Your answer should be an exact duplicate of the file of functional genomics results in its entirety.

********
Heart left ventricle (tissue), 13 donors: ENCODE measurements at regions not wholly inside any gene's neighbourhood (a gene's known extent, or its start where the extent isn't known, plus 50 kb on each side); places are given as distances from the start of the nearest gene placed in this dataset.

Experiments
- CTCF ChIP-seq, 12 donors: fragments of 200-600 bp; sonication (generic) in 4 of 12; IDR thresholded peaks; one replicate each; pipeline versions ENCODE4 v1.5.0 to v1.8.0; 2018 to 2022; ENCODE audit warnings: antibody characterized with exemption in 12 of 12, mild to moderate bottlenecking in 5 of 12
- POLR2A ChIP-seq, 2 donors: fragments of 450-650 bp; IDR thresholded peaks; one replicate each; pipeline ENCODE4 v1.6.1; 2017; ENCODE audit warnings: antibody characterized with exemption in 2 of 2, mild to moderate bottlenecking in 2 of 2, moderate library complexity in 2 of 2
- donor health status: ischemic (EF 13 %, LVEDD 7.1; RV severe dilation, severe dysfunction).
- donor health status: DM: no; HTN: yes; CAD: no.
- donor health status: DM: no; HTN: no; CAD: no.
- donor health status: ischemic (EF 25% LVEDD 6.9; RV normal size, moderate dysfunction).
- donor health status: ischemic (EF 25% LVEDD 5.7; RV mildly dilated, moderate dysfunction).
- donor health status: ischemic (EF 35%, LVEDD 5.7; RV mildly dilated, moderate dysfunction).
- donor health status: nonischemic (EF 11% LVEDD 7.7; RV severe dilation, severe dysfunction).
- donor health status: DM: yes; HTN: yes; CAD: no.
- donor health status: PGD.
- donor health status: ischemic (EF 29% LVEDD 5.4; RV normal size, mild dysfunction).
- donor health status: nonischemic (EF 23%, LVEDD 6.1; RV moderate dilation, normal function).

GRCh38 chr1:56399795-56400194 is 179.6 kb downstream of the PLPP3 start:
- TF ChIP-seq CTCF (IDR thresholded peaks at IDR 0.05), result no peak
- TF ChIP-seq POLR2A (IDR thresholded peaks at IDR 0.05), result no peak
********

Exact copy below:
Heart left ventricle (tissue), 13 donors: ENCODE measurements at regions not wholly inside any gene's neighbourhood (a gene's known extent, or its start where the extent isn't known, plus 50 kb on each side); places are given as distances from the start of the nearest gene placed in this dataset.

Experiments
- CTCF ChIP-seq, 12 donors: fragments of 200-600 bp; sonication (generic) in 4 of 12; IDR thresholded peaks; one replicate each; pipeline versions ENCODE4 v1.5.0 to v1.8.0; 2018 to 2022; ENCODE audit warnings: antibody characterized with exemption in 12 of 12, mild to moderate bottlenecking in 5 of 12
- POLR2A ChIP-seq, 2 donors: fragments of 450-650 bp; IDR thresholded peaks; one replicate each; pipeline ENCODE4 v1.6.1; 2017; ENCODE audit warnings: antibody characterized with exemption in 2 of 2, mild to moderate bottlenecking in 2 of 2, moderate library complexity in 2 of 2
- donor health status: ischemic (EF 13 %, LVEDD 7.1; RV severe dilation, severe dysfunction).
- donor health status: DM: no; HTN: yes; CAD: no.
- donor health status: DM: no; HTN: no; CAD: no.
- donor health status: ischemic (EF 25% LVEDD 6.9; RV normal size, moderate dysfunction).
- donor health status: ischemic (EF 25% LVEDD 5.7; RV mildly dilated, moderate dysfunction).
- donor health status: ischemic (EF 35%, LVEDD 5.7; RV mildly dilated, moderate dysfunction).
- donor health status: nonischemic (EF 11% LVEDD 7.7; RV severe dilation, severe dysfunction).
- donor health status: DM: yes; HTN: yes; CAD: no.
- donor health status: PGD.
- donor health status: ischemic (EF 29% LVEDD 5.4; RV normal size, mild dysfunction).
- donor health status: nonischemic (EF 23%, LVEDD 6.1; RV moderate dilation, normal function).

GRCh38 chr1:56399795-56400194 is 179.6 kb downstream of the PLPP3 start:
- TF ChIP-seq CTCF (IDR thresholded peaks at IDR 0.05), result no peak
- TF ChIP-seq POLR2A (IDR thresholded peaks at IDR 0.05), result no peak